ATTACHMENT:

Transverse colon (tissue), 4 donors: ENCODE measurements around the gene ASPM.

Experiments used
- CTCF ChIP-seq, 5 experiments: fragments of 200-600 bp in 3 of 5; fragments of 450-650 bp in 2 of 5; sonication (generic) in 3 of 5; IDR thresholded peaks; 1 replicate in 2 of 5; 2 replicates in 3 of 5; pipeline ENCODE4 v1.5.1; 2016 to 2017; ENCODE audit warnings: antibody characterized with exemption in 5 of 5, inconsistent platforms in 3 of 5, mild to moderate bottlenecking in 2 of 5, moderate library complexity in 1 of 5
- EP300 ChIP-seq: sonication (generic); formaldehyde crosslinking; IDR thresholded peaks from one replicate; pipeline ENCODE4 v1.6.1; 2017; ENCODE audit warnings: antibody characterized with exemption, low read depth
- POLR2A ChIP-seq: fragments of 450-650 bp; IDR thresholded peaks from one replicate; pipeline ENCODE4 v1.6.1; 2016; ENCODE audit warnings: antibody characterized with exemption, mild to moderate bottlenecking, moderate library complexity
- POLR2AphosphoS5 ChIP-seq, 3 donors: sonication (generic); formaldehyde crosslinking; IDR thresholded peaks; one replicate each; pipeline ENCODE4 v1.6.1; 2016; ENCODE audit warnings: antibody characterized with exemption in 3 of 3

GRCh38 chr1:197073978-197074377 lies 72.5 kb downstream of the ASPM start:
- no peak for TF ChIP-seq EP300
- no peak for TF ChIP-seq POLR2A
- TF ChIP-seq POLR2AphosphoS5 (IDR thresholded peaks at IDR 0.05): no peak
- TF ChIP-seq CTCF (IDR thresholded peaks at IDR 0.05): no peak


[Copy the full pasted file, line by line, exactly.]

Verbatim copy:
Transverse colon (tissue), 4 donors: ENCODE measurements around the gene ASPM.

Experiments used
- CTCF ChIP-seq, 5 experiments: fragments of 200-600 bp in 3 of 5; fragments of 450-650 bp in 2 of 5; sonication (generic) in 3 of 5; IDR thresholded peaks; 1 replicate in 2 of 5; 2 replicates in 3 of 5; pipeline ENCODE4 v1.5.1; 2016 to 2017; ENCODE audit warnings: antibody characterized with exemption in 5 of 5, inconsistent platforms in 3 of 5, mild to moderate bottlenecking in 2 of 5, moderate library complexity in 1 of 5
- EP300 ChIP-seq: sonication (generic); formaldehyde crosslinking; IDR thresholded peaks from one replicate; pipeline ENCODE4 v1.6.1; 2017; ENCODE audit warnings: antibody characterized with exemption, low read depth
- POLR2A ChIP-seq: fragments of 450-650 bp; IDR thresholded peaks from one replicate; pipeline ENCODE4 v1.6.1; 2016; ENCODE audit warnings: antibody characterized with exemption, mild to moderate bottlenecking, moderate library complexity
- POLR2AphosphoS5 ChIP-seq, 3 donors: sonication (generic); formaldehyde crosslinking; IDR thresholded peaks; one replicate each; pipeline ENCODE4 v1.6.1; 2016; ENCODE audit warnings: antibody characterized with exemption in 3 of 3

GRCh38 chr1:197073978-197074377 lies 72.5 kb downstream of the ASPM start:
- no peak for TF ChIP-seq EP300
- no peak for TF ChIP-seq POLR2A
- TF ChIP-seq POLR2AphosphoS5 (IDR thresholded peaks at IDR 0.05): no peak
- TF ChIP-seq CTCF (IDR thresholded peaks at IDR 0.05): no peak